Clever packaging makes the most of the space on board
Coupes like the 911 usually focus on sportiness instead of space – but the Porsche makes the most of the room it does have. Both front seats are mounted low to the floor, so there is a decent amount of head room, even for tall adults. The centre console cuts through the cabin, separating the driver and passenger, but it still leaves enough room for you both to stretch out.
Storage space is less impressive. The glovebox is deep but quite narrow, making it hard to fit more than a few documents inside. Similarly, the two door bins on each side (one open and one with a hinged lid) are a mixed bag. The open bins are good for loose items but too narrow for a water bottle to fit easily, whereas the closed cubbies are mounted behind your elbow, making them tricky to access. There are also two intricate cupholders that slide out of the dashboard, and a shallow storage area under the central armrest that is deep enough for a wallet or phone.
Porsche 911 rear space
Even small children will find it tight in the back
Although there is a generous amount of space up front, the 911’s two rear seats are really only for emergencies, very young children or (more likely) as a place to put a coat or bag. The seats have no headrests, are narrow and are split by the wide transmission tunnel. You can just about fit an Isofix child seat on either side, but try to squeeze an adult in the back and they won’t thank you for it.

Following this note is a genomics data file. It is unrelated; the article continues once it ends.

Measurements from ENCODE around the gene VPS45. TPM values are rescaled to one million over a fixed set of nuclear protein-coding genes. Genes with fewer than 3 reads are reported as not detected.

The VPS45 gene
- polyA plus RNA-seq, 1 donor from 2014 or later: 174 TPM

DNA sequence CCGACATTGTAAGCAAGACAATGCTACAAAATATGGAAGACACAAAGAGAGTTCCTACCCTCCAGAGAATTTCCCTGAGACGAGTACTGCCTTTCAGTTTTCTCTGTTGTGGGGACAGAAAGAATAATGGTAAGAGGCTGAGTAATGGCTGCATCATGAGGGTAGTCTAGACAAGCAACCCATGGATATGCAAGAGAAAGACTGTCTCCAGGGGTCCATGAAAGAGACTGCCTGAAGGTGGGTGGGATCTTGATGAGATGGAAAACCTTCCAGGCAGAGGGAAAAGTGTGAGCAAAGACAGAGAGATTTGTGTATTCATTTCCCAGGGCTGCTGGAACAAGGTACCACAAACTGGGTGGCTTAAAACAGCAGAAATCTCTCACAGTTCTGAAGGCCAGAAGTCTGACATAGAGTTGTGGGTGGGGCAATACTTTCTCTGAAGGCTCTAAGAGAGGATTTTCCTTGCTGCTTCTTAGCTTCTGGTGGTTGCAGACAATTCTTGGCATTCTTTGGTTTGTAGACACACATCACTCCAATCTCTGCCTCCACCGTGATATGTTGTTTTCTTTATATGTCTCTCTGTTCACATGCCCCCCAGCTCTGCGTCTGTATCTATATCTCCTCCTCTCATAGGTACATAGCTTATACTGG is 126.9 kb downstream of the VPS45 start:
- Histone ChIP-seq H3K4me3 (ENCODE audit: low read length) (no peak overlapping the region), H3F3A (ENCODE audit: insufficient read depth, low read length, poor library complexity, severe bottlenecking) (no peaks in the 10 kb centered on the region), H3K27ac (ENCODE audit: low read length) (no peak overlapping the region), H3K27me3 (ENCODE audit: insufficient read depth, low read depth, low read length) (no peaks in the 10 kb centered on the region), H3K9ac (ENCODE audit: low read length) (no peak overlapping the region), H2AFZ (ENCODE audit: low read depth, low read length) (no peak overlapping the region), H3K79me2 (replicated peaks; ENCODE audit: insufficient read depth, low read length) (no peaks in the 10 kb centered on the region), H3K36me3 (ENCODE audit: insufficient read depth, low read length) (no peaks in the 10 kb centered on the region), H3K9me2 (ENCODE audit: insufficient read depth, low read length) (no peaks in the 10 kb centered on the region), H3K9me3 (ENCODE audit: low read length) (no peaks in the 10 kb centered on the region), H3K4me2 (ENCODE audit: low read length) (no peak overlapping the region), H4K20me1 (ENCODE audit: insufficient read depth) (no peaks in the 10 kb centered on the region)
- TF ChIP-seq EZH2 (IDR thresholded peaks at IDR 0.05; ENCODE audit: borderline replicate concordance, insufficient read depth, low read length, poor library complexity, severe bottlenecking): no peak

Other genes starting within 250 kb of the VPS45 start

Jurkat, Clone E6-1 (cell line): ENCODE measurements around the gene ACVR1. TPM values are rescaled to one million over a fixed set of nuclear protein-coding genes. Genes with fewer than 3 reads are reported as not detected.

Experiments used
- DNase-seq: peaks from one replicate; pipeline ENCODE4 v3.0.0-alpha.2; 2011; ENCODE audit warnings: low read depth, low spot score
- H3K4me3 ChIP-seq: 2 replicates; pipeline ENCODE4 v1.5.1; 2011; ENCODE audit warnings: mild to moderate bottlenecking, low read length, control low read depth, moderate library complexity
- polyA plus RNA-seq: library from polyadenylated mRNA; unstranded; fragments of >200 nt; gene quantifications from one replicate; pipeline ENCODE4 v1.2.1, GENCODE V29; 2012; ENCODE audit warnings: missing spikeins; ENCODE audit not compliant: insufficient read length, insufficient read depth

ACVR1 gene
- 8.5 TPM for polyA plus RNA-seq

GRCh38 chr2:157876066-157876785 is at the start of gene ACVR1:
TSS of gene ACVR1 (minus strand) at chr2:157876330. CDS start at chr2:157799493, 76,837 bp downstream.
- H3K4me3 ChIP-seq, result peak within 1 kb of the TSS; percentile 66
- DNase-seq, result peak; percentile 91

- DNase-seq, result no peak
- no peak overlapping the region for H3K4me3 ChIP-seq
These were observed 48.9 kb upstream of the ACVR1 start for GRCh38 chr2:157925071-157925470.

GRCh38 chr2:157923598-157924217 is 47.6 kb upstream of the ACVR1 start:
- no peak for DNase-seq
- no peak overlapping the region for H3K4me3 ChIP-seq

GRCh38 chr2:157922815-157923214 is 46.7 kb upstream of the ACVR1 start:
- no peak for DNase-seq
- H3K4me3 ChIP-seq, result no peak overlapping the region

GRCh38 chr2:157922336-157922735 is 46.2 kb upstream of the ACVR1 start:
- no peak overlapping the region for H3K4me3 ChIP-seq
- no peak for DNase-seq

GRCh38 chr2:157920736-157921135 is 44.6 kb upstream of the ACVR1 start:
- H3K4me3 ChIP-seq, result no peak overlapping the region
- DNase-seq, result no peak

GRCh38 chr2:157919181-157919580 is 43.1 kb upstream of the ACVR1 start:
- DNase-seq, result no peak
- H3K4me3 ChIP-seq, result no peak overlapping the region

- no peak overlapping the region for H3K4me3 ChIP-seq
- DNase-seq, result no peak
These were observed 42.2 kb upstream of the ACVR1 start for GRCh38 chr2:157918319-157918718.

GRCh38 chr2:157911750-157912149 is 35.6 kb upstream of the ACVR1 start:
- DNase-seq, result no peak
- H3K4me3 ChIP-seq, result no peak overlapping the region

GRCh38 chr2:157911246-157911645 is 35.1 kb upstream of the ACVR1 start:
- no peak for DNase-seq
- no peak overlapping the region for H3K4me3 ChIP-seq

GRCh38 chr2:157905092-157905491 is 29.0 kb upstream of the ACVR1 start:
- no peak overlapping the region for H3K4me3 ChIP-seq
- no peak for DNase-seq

Access isn’t great, either, due to the sloping roof, which also severely restricts the amount of head room on offer.
There is a tiny, shallow cubbyhole between the two seats, but otherwise rear passengers have precious little storage space.
Porsche 911 seating flexibility
Rear seats fold flat to create extra luggage space
Adjusting the height or backrest angle of the front passenger seat is easy thanks to a pair of switches on the side of the seat. Electric lumbar adjustment is standard as well. However, you have to pull a lever if you want to slide the seats forwards or backwards (full-electric seat adjustment is an optional extra). You also have to return the seats to their original position manually if you move them to get to the ones behind.
The rear seats split and fold down flat, which allows you to carry long items of luggage, such as a set of golf clubs, without much fuss.
Porsche 911 boot space
Having two luggage areas increases carrying flexibility
The main luggage area is in the nose of the car. It offers 145 litres of space (the four-wheel-drive models have slightly less), which is enough for a soft weekend holdall or a few shopping bags. This is more space than you’ll find in an Audi R8, but considerably less than a Jaguar F-type Coupe offers.
Fold the rear seats down, though, and you get another 260 litres of luggage space, which makes the 911 surprisingly practical and gives a combined figure that’s on a par with a VW Golf’s with its rear seats up.
The front compartment is deep, but its square shape does limit what you can carry in it, while the area in the back is stepped. Still, when you consider that part of this rear luggage area sits above the engine, the Porsche is pretty versatile.